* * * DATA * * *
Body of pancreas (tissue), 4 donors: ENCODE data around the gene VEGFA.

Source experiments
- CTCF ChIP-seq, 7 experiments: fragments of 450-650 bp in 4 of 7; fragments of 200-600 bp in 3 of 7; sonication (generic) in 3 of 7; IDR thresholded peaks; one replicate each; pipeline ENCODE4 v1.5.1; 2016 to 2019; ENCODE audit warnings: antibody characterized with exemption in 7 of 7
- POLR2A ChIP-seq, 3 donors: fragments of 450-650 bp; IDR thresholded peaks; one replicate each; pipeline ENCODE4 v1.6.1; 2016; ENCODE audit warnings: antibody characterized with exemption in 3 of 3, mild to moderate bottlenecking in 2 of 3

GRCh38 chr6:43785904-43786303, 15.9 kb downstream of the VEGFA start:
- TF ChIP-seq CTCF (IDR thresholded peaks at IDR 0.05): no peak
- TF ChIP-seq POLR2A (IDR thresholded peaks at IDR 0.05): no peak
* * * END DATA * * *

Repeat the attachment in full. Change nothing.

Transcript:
Body of pancreas (tissue), 4 donors: ENCODE data around the gene VEGFA.

Source experiments
- CTCF ChIP-seq, 7 experiments: fragments of 450-650 bp in 4 of 7; fragments of 200-600 bp in 3 of 7; sonication (generic) in 3 of 7; IDR thresholded peaks; one replicate each; pipeline ENCODE4 v1.5.1; 2016 to 2019; ENCODE audit warnings: antibody characterized with exemption in 7 of 7
- POLR2A ChIP-seq, 3 donors: fragments of 450-650 bp; IDR thresholded peaks; one replicate each; pipeline ENCODE4 v1.6.1; 2016; ENCODE audit warnings: antibody characterized with exemption in 3 of 3, mild to moderate bottlenecking in 2 of 3

GRCh38 chr6:43785904-43786303, 15.9 kb downstream of the VEGFA start:
- TF ChIP-seq CTCF (IDR thresholded peaks at IDR 0.05): no peak
- TF ChIP-seq POLR2A (IDR thresholded peaks at IDR 0.05): no peak